American Honey

American Honey ★★★★

What are you willing to sell, and what will be the price? Phony magazine subscriptions? A made-up story designed to elicit pity? Your integrity? Your love? Your body? Your soul?

This is the question at the root of American Honey. Star (played very capably by Sasha Lane) is in a no-win situation at the start of the film, an orphaned teenager saddled with the responsibility of taking care of two kids who don't belong to her, in a relationship with an asshole, and scrounging through dumpsters for their next meal. When presented with an opportunity to change her circumstances, even one so ill-defined and obviously sketchy as traveling across the heartland selling magazine subscriptions door to door, she jumps at the chance.

She takes to the road with a fun-loving bunch of young people lorded over by tough-as-nails Riley Keough and her right-hand man, Shia LaBeouf. They party by night and spend their long days selling their wares to homeowners, truck drivers, oil workers, and whoever else they can convince to spend $40 on magazines that will likely never arrive. Part and parcel to this line of work come lies, theft, violence, and a seemingly unending exposure to the absolute worst of humanity. And the power dynamics of Keough's little group of workers shine a harsh spotlight on what it means to be in "a business" in America.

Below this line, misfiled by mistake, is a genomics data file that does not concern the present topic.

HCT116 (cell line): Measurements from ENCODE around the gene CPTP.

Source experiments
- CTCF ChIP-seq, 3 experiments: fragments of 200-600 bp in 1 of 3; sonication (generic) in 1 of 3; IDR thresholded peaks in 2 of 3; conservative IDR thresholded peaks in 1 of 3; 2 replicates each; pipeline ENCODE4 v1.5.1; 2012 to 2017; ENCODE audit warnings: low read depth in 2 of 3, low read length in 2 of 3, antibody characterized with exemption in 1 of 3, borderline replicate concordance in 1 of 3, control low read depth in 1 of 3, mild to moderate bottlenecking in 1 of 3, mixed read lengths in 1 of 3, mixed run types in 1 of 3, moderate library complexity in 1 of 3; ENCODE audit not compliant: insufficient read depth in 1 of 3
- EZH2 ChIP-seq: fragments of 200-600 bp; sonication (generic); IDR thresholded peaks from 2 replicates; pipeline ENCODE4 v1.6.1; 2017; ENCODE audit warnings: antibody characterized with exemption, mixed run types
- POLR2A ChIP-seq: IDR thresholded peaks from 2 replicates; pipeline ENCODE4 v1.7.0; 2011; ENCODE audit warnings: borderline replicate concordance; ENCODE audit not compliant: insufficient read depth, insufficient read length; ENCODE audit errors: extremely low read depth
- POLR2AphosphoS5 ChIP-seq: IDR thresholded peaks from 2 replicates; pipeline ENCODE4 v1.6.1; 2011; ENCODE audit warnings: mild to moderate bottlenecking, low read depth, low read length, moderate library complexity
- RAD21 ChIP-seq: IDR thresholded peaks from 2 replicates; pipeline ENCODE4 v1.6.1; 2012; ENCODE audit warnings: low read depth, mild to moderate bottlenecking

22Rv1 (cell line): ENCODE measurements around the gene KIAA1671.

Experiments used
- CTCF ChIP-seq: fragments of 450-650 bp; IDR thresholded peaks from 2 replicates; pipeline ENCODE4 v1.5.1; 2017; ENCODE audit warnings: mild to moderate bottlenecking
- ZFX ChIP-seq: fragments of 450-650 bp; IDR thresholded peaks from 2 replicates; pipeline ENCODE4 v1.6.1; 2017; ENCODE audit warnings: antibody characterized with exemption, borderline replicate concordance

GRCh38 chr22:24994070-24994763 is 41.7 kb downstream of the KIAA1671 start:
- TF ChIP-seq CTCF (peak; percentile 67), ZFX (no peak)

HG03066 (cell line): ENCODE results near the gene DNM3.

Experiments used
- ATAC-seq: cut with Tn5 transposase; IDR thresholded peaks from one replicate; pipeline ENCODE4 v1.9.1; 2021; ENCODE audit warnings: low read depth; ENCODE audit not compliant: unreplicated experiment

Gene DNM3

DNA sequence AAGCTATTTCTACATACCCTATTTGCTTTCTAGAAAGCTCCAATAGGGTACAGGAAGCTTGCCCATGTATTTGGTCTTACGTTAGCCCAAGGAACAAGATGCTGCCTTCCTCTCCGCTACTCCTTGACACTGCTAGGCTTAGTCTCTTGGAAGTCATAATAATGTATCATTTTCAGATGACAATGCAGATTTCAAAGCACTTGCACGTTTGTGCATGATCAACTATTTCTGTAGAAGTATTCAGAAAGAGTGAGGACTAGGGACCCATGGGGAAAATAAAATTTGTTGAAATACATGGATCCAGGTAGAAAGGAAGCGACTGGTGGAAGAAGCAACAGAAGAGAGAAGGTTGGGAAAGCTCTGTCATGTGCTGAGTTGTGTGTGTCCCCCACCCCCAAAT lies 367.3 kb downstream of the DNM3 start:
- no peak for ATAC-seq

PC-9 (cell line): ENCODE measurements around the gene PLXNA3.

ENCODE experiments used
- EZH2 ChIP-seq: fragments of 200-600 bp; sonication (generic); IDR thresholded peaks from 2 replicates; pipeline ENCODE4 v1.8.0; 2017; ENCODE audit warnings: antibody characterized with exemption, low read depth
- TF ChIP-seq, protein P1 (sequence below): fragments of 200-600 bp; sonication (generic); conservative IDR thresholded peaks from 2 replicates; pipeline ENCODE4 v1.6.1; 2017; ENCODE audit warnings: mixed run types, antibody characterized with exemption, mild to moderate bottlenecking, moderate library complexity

American Honey may not have much to do with honey, but it is most certainly a film about America. Who are we as a country? How can some of us live in such an exuberance of wealth while others are resigned to poverty, crime, or drugs? And does making a buck in this country really come down to selling away your humanity, one piece at a time?

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